"Make memories," says headPosted: 31st March 2020
Families are being encouraged to make memories during the unprecedented closure of schools.
For the last couple of years, Little Parndon Primary Academy has been encouraging its children to complete tasks to give them a wealth of knowledge and experiences before they start secondary school.
The Community Values Passport was set up to open the door to new life experiences, urging children to jump in puddles, tie their own shoe laces, raise money for charity, go pond-dipping, den building and search for bugs, among other things.
With schools closed and families forced to stay at home, headteacher Mark Evans is hopeful his pupils will use the time to enjoy traditional pastimes.
He said: “Our message to parents is not to stress about schoolwork. We are giving them resources and setting work, but we do not want them to stress about it. We are saying to not just do what we are suggesting, but get out in the garden and learn to juggle or snuggle under a blanket and read a book or put on a performance.
“Even with my own children at home, I got them to write traditional letters to their school friends. They wrote out the envelopes, put stamps on them and we used our daily exercise slot to walk to the postbox to post them.
“We want our families to try to create memories as a family. We want to keep our children happy as the ultimate objective right now. This is a once in a generation event and rather than it being a negative experience, we want to try and make positive memories and teach our children life skills.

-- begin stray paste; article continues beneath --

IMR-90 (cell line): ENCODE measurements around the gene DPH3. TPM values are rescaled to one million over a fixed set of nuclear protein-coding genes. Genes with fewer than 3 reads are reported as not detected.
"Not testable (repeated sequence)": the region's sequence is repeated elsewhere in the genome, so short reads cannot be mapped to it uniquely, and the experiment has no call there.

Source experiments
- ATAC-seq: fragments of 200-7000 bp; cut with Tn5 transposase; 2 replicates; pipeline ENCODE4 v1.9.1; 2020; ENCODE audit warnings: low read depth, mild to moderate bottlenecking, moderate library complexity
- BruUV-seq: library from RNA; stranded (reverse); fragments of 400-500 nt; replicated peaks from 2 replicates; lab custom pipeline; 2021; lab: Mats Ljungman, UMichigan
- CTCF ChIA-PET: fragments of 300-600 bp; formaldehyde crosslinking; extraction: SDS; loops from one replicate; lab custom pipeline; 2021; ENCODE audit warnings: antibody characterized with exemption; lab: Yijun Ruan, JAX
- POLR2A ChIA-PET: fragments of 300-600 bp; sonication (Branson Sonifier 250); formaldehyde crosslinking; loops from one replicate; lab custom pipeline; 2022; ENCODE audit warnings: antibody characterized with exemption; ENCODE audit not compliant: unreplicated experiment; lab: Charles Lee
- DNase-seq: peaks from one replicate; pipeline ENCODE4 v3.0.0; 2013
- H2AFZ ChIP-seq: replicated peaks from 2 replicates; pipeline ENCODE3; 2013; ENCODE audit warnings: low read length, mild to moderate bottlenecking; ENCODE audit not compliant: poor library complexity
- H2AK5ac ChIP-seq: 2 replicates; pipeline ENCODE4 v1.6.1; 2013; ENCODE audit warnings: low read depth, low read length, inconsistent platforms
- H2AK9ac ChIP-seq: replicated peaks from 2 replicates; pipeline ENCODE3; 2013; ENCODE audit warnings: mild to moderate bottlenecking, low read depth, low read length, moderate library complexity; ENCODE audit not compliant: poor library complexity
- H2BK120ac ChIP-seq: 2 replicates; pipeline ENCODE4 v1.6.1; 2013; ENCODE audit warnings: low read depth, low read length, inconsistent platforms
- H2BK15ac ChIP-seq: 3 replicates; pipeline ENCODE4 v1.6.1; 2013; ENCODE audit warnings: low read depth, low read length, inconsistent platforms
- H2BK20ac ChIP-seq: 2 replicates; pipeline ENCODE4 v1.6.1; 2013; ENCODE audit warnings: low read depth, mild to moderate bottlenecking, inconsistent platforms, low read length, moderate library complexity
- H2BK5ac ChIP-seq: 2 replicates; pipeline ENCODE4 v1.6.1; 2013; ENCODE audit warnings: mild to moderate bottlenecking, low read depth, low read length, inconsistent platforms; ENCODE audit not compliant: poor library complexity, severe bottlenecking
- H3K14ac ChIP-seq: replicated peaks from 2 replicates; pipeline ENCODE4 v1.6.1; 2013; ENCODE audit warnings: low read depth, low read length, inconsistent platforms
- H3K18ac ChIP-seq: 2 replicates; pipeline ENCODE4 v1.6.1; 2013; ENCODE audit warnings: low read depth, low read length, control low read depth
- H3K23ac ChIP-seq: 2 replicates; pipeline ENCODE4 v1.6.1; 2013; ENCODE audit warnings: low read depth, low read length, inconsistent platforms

“We have set work for our pupils, so they do not miss out on the curriculum and we are here to support our parents with that. But, we will pick up the pieces when school reopens and get children back on track; that is what our teachers are good at.”
Little Parndon has seen between 11 and 35 children of key workers attend school each day since the closure, with six members of staff on a rota to take care of them.
Pupils have been completing fun English and maths work, reading, getting active in PE lessons, learning French and getting creative in art.
The school uses education technology app and website ClassDojo to connect teachers, pupils and families through a safe online system.
Teachers are getting creative with their online lessons, videoing themselves reading in their pyjamas to encourage bedtime reading, singing songs and demonstrating how to complete maths tasks.
Mr Evans said: “ClassDojo has been really useful for us as a way of getting information out to parents, but also for parents to be able to communicate with us and for children to upload their work. Teachers can then
use the programme to mark the work and offer feedback. We are also posting links to websites which can help support their mental health and even suggesting online courses for our parents to consider.
“We are in daily contact with our pupils and their families.”